Mohamad Djahanbakhsh, Group Chief Executive, Scientia, has played a central role helping institutions worldwide to attract and retain students, work more efficiently and save money. Here he shares his thoughts on MOOCs and the changing dynamics of higher education and student engagement and retention.
According to the analyst Ovum, the rise of massively open online courses (MOOCs) is one of the most visible trends in higher education today, and is set to make education more open and accessible at a considerably lower cost. MOOCs will be the catalyst for broader change in the industry, including such elements as how courses are consumed, how education is financed, and how learning is accredited.
The report, Next in the Evolution of Distance Learning: Massively Open Online Courses (MOOCs), cites ‘a number of drivers that are influencing the creation and uptake of MOOCs – the convenience and growing acceptance of online education which is creating a new trend in how students attend classes and earn their degrees; the fiscal crisis facing higher education which is forcing institutions to seek out new sources of revenue and driving students to look for more affordable forms of education; and the technology which is giving students an easier way to access MOOCs because students want to learn on-demand in formats that are portable.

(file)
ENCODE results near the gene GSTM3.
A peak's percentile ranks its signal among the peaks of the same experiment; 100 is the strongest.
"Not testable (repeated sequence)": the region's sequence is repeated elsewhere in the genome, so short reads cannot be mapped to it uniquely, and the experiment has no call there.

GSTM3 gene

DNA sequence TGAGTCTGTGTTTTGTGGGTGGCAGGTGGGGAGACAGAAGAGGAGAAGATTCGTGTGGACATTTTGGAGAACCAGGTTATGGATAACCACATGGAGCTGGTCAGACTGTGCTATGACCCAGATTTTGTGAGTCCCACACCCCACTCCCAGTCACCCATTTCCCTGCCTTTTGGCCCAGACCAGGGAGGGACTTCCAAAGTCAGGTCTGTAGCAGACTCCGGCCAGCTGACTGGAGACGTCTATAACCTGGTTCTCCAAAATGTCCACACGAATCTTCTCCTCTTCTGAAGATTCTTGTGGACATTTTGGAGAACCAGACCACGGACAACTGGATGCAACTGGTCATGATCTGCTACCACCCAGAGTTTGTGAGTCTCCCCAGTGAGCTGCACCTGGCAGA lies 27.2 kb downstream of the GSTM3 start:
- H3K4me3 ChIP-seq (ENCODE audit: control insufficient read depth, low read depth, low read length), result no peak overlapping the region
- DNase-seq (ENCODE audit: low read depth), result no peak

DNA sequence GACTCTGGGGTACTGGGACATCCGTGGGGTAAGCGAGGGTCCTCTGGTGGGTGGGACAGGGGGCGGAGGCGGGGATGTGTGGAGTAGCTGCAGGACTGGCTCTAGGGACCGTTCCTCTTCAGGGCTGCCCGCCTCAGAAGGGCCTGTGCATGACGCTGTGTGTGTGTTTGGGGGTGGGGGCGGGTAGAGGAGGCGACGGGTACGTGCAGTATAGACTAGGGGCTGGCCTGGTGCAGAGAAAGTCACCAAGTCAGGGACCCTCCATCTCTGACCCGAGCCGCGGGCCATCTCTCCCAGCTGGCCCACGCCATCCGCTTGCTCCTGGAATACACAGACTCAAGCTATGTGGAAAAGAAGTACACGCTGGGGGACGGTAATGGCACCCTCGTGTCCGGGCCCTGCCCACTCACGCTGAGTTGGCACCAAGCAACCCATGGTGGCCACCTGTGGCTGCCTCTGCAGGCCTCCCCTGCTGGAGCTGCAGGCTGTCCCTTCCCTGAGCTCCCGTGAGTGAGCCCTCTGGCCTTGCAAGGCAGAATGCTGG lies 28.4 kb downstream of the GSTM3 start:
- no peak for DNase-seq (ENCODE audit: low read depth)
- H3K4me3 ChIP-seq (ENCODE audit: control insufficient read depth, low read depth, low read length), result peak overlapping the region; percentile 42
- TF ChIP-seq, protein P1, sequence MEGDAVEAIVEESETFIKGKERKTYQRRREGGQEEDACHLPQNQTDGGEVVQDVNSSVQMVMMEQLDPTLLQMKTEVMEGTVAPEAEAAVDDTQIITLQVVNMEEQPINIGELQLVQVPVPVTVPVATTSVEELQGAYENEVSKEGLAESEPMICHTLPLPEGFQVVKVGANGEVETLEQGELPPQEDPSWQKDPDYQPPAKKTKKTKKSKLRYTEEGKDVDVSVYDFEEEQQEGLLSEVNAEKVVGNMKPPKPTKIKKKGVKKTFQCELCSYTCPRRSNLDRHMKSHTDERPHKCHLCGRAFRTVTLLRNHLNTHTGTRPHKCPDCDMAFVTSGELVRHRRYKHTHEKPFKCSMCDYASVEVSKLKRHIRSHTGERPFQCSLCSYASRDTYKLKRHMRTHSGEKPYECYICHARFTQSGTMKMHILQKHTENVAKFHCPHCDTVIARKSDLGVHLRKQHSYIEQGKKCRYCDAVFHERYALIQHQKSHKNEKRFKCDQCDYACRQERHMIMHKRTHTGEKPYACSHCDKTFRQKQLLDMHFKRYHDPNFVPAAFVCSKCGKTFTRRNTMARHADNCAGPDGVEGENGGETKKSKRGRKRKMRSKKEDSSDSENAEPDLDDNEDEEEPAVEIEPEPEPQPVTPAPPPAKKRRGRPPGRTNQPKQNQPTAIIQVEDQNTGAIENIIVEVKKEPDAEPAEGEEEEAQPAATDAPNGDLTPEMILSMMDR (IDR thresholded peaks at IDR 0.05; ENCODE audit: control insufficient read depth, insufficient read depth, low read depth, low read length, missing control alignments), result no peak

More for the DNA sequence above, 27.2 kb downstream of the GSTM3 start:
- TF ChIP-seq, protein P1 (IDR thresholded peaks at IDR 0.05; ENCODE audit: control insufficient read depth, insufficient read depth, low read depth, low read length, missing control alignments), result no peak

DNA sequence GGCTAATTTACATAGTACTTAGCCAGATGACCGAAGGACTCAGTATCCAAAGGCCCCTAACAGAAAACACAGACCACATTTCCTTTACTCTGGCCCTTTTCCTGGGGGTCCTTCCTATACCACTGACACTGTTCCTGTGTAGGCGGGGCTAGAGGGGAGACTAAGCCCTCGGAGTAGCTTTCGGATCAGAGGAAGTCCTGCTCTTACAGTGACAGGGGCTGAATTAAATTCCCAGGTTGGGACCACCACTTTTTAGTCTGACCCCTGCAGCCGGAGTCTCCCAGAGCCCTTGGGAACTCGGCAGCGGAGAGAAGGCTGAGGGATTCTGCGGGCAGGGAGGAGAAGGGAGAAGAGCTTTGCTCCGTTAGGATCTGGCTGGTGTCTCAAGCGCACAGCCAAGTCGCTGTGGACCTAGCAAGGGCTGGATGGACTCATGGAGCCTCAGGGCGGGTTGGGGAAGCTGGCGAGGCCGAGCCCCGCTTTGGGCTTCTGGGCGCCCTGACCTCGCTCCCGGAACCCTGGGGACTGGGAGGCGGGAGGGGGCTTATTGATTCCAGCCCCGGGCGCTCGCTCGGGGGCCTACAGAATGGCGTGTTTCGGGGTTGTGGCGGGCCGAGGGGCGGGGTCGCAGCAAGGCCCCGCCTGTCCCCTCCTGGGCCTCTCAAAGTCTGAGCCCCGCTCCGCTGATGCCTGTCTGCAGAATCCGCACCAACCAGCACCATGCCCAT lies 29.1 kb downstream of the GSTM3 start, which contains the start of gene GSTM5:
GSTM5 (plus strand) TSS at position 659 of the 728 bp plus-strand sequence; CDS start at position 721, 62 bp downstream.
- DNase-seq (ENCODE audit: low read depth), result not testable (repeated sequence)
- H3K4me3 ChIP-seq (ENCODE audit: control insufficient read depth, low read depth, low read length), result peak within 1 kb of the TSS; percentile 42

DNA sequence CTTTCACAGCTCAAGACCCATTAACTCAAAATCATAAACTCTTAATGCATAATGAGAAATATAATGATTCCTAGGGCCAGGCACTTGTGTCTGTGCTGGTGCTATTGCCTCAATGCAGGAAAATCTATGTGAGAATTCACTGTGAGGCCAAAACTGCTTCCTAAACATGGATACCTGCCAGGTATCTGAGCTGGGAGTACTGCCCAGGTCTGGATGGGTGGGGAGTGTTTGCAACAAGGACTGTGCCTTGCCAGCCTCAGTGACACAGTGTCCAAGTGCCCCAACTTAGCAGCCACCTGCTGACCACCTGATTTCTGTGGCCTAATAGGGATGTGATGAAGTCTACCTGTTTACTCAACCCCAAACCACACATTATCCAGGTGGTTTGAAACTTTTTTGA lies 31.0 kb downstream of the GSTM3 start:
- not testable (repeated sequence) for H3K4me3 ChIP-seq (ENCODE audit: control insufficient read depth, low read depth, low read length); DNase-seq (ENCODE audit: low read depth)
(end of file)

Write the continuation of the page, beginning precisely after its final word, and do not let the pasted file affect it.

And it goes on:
But where does this leave universities faced with the task of scheduling online lectures and examinations for a growingly diverse population of ‘online’ student located across the globe? Where does it leave higher education institutions with vast empty estates housing an ever-shrinking population of ‘physical’ students?
The answer lies in timetabling solutions, which enable universities to schedule online examinations when students are ready to sit the exams and which make the most effective use of space when students are physically present on campus
According to The Higher Education Statistics Agency (HESA) an estimated 2,496,645 students attended UK universities last year - a recruitment figure under much pressure further to the introduction of student tuition fees and a sharp rise in the cost of living. Marketing departments across the UK are fighting tooth and nail to enhance their institution’s kerb appeal and distinguish themselves from their competitors.
But where does the answer lie? I believe the solution lies in treating students as ‘customers’ – as is the case in the commercial world – making them feel special.
But how should universities go about this? Some universities, such as Plymouth, are demonstrating ‘value add’ by equipping first year psychology students with a complete suite of digital textbooks free of charge. Other universities are furnishing their new recruits with student engagement tools, such as CliqueIn from Scientia.
Available in a wide range of languages, this new mobile web application with support for any device includes timetabling information, personal calendars, alerts, notifications and GPS positioning software to help students navigate their way around the campus, as well as search, locate and find their friends and lectures. It also integrates with Twitter and Facebook.
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